That is a "controlled-crash-stop".

In a "controlled-crash-stop" those parts that are already moving through "Passive Modules", where they should not stop, are allowed to proceed to the following "calling" module.
-Unless, of course, the particular "calling module" or "passive module" is the module at fault.

If any particular module is at fault then the down-line portion will continue to run and clear itself. Meanwhile, the prior "Active Module" (boundary) will hold parts until a "Call" is made on that module. As long as the line is "halted" that "Call" will not be made.

So... in a simple "Stop the Line" 'cause I smell something funny... the line will continue running until all "boundary-modules" are holding parts in anticipation of a "Call" which will not be coming.

If it turns out to be a False Alarm, then simply pull the "EMO" push-button and the process will resume without having to physically handle any parts.

In that case, the "Call" will again originate from the end of the line and the process will begin fulfilling demand, from "Active Module to Active Module" as fast as it can.

Just as in the American Capitalist System, better results are obtained through the "Demand Side Philosophy"!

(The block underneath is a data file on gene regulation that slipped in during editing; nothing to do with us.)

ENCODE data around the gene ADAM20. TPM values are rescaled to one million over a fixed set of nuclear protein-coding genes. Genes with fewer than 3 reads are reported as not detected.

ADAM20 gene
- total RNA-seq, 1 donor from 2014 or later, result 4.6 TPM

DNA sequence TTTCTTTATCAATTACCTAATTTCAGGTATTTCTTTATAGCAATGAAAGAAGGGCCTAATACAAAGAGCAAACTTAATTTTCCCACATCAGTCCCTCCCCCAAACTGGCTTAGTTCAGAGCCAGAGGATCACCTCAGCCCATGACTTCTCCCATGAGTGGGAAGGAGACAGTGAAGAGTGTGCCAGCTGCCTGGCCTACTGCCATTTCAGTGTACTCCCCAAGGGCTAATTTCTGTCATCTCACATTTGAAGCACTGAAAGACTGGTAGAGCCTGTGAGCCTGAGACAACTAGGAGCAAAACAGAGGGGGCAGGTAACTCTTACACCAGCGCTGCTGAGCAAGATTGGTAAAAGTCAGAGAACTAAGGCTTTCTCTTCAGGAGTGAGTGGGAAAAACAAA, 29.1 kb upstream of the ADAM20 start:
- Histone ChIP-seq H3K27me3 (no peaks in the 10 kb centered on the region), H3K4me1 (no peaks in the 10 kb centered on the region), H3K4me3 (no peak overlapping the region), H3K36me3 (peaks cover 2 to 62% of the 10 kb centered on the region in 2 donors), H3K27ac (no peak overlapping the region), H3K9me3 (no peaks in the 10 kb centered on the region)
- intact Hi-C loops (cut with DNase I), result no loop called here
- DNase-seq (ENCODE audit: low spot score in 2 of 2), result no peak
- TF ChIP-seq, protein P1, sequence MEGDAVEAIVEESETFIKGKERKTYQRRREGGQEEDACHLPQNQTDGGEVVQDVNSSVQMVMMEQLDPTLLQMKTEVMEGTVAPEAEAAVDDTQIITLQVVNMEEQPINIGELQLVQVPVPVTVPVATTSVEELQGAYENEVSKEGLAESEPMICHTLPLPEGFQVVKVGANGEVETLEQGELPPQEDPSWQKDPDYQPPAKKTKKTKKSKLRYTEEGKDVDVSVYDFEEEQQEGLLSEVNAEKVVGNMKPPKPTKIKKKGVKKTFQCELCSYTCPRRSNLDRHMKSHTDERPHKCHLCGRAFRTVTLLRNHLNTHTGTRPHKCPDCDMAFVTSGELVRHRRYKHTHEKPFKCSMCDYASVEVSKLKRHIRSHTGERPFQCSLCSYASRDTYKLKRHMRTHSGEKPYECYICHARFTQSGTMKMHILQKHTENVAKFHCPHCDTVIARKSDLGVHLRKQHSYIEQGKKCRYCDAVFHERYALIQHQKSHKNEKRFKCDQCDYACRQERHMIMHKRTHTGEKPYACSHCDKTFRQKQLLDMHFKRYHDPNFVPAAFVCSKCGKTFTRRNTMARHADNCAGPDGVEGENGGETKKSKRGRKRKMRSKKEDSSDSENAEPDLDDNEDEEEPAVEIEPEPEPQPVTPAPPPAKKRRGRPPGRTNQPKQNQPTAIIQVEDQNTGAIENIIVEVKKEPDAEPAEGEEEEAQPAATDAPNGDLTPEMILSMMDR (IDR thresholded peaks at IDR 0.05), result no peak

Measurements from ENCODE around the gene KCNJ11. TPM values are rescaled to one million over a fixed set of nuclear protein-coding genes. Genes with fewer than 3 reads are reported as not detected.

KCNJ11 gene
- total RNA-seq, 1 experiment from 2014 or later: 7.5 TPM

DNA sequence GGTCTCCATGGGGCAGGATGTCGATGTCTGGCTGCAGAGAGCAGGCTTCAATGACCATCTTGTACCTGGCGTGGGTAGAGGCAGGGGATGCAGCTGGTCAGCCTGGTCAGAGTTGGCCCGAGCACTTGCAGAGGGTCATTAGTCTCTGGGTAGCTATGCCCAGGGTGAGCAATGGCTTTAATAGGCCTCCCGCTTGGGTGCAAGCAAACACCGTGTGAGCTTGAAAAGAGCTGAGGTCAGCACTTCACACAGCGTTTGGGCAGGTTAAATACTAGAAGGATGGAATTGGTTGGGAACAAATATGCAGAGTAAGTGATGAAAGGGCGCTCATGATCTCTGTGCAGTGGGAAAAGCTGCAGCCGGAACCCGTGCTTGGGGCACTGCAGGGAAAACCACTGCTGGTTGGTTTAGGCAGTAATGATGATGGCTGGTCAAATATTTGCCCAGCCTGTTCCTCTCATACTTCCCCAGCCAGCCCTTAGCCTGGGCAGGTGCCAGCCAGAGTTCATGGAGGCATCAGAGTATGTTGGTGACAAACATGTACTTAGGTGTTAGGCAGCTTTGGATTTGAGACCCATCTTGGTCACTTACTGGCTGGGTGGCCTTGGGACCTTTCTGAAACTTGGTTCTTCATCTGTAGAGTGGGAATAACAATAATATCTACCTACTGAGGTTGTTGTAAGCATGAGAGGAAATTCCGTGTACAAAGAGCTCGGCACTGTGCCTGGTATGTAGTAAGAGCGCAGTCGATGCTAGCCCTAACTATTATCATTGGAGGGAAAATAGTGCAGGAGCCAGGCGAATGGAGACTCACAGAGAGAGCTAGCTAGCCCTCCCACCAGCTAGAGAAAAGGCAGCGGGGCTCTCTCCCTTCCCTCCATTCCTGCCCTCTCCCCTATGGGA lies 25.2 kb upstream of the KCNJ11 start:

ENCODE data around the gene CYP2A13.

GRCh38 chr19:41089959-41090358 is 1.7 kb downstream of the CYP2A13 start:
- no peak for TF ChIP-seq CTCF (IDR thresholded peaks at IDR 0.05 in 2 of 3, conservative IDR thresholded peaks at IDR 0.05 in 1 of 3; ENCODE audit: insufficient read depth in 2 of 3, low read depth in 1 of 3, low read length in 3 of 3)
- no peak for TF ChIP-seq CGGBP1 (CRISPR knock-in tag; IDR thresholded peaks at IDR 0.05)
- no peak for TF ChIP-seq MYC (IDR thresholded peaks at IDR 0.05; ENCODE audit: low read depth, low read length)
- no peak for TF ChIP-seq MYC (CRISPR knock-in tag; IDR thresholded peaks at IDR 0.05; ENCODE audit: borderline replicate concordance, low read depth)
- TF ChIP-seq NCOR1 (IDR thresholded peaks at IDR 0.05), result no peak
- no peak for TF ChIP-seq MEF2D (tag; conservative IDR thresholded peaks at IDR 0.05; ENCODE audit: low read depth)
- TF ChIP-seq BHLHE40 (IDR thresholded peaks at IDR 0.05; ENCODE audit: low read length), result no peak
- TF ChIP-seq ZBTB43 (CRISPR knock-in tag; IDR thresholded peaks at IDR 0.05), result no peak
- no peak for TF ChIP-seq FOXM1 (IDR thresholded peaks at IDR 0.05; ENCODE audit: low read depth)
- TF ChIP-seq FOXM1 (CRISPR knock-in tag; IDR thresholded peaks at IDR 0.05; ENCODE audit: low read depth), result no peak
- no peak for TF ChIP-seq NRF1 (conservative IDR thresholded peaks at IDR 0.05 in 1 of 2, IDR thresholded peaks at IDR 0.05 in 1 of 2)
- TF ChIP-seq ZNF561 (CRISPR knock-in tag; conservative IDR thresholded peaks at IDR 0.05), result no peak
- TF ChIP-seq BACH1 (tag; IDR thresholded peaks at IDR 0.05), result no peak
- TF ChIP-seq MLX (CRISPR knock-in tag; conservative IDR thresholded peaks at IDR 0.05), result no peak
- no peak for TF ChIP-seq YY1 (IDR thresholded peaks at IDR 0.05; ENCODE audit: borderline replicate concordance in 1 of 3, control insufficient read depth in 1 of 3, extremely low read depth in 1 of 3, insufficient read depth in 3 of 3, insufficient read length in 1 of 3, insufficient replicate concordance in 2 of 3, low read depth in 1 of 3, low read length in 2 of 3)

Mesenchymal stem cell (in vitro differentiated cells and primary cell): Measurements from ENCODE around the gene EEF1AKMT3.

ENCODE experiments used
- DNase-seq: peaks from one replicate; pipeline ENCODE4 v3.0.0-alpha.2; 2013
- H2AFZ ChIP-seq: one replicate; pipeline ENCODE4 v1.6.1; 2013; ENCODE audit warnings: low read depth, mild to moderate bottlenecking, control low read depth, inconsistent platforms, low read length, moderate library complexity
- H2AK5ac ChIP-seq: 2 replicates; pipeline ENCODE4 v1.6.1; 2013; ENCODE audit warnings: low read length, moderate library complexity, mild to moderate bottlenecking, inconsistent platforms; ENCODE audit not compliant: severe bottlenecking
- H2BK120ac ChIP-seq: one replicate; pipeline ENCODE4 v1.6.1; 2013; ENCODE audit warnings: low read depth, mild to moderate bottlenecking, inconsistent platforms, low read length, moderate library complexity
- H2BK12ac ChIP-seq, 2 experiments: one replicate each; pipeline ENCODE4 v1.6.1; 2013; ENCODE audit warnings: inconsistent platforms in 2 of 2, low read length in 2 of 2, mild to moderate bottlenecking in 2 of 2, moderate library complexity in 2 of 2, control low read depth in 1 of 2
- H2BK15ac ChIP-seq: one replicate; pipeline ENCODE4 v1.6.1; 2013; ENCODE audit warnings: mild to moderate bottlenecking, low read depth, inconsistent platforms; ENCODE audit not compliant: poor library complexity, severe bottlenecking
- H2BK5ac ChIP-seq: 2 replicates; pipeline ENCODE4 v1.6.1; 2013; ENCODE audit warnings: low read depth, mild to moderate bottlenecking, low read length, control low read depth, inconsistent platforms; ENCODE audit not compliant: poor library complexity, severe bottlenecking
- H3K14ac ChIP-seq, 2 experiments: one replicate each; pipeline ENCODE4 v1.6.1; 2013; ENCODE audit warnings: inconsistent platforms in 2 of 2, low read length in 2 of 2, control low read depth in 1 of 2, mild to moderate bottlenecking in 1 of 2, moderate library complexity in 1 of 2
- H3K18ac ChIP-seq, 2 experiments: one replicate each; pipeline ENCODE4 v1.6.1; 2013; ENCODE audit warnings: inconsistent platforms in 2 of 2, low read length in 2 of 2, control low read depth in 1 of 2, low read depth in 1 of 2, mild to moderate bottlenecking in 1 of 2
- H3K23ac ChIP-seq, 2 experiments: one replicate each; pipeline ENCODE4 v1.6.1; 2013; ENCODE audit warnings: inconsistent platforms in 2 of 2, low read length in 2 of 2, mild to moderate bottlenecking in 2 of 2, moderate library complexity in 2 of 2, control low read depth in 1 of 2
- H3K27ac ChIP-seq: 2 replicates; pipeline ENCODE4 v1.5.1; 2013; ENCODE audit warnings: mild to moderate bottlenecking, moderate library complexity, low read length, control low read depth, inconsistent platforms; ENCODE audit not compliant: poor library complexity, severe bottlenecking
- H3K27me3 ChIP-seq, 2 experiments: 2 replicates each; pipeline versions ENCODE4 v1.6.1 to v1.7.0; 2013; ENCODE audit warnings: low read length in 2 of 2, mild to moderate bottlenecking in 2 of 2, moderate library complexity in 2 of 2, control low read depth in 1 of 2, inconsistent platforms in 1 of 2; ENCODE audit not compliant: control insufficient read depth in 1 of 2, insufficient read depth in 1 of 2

MGD has done what MGD does... and so... I'm done.

I hope what I've said has turned on some lights.


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Old May 10th, 2004, 09:22 PM   #6
Eric Nelson
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Amen to that, Terry... I've always used the "Demand Side" philosophy...

Too bad not every machine builder subscribes to it...

beerchug

-Eric

P.S. to Hester. What's with the "Welcome to McDonald's drive-thru, may I take your order?" avatar?

Last edited by Eric Nelson; May 10th, 2004 at 09:25 PM.
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Old May 10th, 2004, 10:12 PM   #7
Doug_Adam
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I just realised that I have been unconsciously programming using the demand side philosophy (mostly).
Another light has just gone on.

Thanks Terry,

Doug
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Old May 11th, 2004, 08:09 PM   #8
jdbrandt
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excellent points, all

Terry makes his usual great reply. No arguments there.

The key for me in these area has always been the limit of the
operator interface to allow the operator to know just what he
is agreeing to or ignoring.

The process is important on this point, as well.

In a commercial bakery, the product is going to come in on you, regardless of how hard you do not want it to.

OTOH, in a conveyor or material handling application, you might
be able to simple 'stop things' until you can continue.

Lastly, you have to think about 'sensory input'.

I just think: WATERGATE. What do I know, and when did I know it?
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Old May 11th, 2004, 08:40 PM   #9
testsubject
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He looks like tech support from the AD catalog...hehe